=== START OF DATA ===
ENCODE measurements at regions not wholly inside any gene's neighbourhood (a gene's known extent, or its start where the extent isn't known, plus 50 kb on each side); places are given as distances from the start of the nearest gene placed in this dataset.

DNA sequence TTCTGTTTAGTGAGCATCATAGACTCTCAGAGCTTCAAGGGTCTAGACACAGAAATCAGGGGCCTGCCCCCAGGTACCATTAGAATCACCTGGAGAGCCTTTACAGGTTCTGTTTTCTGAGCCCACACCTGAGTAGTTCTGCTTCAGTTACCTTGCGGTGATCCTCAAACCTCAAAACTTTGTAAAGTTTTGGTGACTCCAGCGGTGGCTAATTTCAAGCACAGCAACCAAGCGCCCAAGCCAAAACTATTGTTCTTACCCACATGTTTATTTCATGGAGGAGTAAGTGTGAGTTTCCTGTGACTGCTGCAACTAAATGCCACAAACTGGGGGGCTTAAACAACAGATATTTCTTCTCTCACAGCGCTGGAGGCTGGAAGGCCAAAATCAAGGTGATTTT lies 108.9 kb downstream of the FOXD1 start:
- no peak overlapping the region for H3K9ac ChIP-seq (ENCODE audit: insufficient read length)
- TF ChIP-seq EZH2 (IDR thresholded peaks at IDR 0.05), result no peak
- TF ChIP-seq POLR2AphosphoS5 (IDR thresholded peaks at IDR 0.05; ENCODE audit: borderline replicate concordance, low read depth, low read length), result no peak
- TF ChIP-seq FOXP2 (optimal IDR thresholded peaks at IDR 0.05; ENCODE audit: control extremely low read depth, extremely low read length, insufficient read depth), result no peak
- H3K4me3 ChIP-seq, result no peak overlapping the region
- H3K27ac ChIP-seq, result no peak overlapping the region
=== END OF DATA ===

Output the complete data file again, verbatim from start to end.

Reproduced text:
ENCODE measurements at regions not wholly inside any gene's neighbourhood (a gene's known extent, or its start where the extent isn't known, plus 50 kb on each side); places are given as distances from the start of the nearest gene placed in this dataset.

DNA sequence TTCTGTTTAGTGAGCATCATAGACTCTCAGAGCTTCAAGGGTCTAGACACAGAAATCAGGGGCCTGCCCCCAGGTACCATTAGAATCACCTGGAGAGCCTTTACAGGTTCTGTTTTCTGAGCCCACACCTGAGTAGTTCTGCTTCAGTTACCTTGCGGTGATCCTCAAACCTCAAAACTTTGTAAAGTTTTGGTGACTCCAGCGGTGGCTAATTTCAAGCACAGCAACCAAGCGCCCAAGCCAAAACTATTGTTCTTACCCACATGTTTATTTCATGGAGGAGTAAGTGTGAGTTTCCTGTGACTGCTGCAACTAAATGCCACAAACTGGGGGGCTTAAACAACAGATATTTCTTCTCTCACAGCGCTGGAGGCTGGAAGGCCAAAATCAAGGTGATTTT lies 108.9 kb downstream of the FOXD1 start:
- no peak overlapping the region for H3K9ac ChIP-seq (ENCODE audit: insufficient read length)
- TF ChIP-seq EZH2 (IDR thresholded peaks at IDR 0.05), result no peak
- TF ChIP-seq POLR2AphosphoS5 (IDR thresholded peaks at IDR 0.05; ENCODE audit: borderline replicate concordance, low read depth, low read length), result no peak
- TF ChIP-seq FOXP2 (optimal IDR thresholded peaks at IDR 0.05; ENCODE audit: control extremely low read depth, extremely low read length, insufficient read depth), result no peak
- H3K4me3 ChIP-seq, result no peak overlapping the region
- H3K27ac ChIP-seq, result no peak overlapping the region